The federal government has proposed accepting British Columbia’s rules to cut methane emissions that cause climate change despite an independent report that says the regulations would be weaker than Ottawa’s.
Some environmental groups fear the same could happen in Alberta and Saskatchewan, which they say would make it harder for Canada to meet its greenhouse gas commitments.
“It’s a weak first step,” said Jan Gorski of the Pembina Institute, a clean energy think tank. “If they’re willing to approve regulations that are subpar in B.C., then it really puts the opportunity to meet the climate goals at risk.”
Methane is a greenhouse gas between 30 and 80 times more potent than carbon dioxide. Almost half of Canada’s methane emissions leak from oil and gas facilities and the governing Liberals have announced targets to reduce them by 45 per cent.
On the weekend, the federal government announced the start of a consultation period for accepting B.C.’s proposed regulations instead of those developed in Ottawa.
“[The B.C. proposal] will result in methane emission reductions that meet the expected impact,” a government document says.
But in February, an independent scientific review of fracking commissioned by the B.C. government concluded the province’s proposed rules weren’t as stringent as the federal ones.
Under B.C.’s proposals, a leaking well could emit more than twice the amount of methane than Ottawa will allow when its rules come into effect next year.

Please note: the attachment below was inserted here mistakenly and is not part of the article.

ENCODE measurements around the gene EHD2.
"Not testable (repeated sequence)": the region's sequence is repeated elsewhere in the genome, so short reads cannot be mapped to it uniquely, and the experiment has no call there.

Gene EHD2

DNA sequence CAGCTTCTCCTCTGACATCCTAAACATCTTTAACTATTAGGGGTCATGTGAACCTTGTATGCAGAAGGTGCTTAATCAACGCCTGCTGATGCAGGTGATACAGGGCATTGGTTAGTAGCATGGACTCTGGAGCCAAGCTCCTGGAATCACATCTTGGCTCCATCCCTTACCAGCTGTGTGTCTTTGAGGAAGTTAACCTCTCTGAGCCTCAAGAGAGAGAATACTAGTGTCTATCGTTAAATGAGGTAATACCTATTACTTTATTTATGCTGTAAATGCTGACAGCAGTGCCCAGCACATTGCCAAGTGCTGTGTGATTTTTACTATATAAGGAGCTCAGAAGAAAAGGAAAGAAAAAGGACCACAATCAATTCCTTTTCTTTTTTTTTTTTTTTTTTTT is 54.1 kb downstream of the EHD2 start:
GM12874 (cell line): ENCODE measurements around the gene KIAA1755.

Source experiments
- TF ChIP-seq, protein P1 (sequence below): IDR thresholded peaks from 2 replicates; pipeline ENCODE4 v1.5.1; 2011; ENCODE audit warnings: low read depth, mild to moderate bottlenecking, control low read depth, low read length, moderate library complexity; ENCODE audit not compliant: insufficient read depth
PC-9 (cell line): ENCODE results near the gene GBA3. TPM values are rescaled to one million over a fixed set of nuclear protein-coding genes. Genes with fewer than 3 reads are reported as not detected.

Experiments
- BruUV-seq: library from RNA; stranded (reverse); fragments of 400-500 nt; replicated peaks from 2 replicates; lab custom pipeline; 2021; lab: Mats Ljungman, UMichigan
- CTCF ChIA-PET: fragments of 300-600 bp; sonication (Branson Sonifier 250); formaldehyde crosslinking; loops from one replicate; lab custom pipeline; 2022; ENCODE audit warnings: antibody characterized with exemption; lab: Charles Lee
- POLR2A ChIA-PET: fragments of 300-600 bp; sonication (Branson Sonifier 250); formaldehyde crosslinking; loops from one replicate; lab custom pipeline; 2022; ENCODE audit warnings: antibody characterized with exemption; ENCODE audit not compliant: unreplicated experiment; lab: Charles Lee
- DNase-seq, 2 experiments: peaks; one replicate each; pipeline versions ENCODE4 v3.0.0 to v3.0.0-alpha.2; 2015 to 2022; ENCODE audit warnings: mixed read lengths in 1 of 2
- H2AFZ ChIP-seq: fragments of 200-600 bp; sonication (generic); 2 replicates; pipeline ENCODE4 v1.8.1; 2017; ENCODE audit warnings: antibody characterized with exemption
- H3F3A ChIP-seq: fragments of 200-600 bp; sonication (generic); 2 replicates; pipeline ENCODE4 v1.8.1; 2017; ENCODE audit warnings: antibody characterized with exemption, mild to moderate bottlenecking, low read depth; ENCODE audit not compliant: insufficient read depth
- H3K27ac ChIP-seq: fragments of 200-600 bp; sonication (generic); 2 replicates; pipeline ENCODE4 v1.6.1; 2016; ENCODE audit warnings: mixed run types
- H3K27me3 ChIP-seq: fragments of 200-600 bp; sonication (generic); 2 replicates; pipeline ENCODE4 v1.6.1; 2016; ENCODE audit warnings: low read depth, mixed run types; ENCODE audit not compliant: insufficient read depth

“Potentially, a leaking well can exceed the federal limit,” the review says.
The review also points out that the province would reduce the amount of inspection and leak detection that federal rules require.
Federal rules will require inspections at least three times a year. British Columbia would require them once yearly.
The energy industry supports methane reduction goals. But it has said the best way to achieve them is to let producers focus on an overall target instead of requiring standard testing for all facilities.
The Canadian Association of Petroleum Producers argues that focusing on the largest emitters instead of imposing across-the-board inspections would give the biggest bang for the buck.
“The incremental volume of leaks detected and repaired with a survey frequency of three times per year … has not been high and, consequently, may result in much higher abatement costs,“ the association said in a letter to B.C.’s regulator.
The problem, said Mr. Gorksi, is that it’s tough to measure how much methane escapes from large emitters.
“What they’re proposing is an outcome-based regulation. For that kind of regulation to work, you need really good data.”
Alberta and Saskatchewan have proposed similar outcome-based approaches for methane reduction. Mr. Gorski said rules drafted by both provinces would fall short of Ottawa’s reduction costs.
Previous studies using aerial measurement suggest industry estimates of methane emissions from oil and gas fields – especially heavy oil fields – are far low of the mark. The B.C.-commissioned review quotes similar evidence.
“Leakage incident rates are strongly influenced by reporting standards rather than actual well failure rate,” it says.
An Environment Canada spokeswoman said the government has published an analysis of why it thinks the B.C. proposal would reduce methane by the same amount as the federal rules.
“We think B.C.’s regulations could deliver equivalent reductions,” Sabrina Kim said in an e-mail.
The federal analysis relies on the same estimates that aerial measurements have questioned.
Mr. Gorski said requiring producers to use best practices everywhere is the surest way to meet the reduction targets.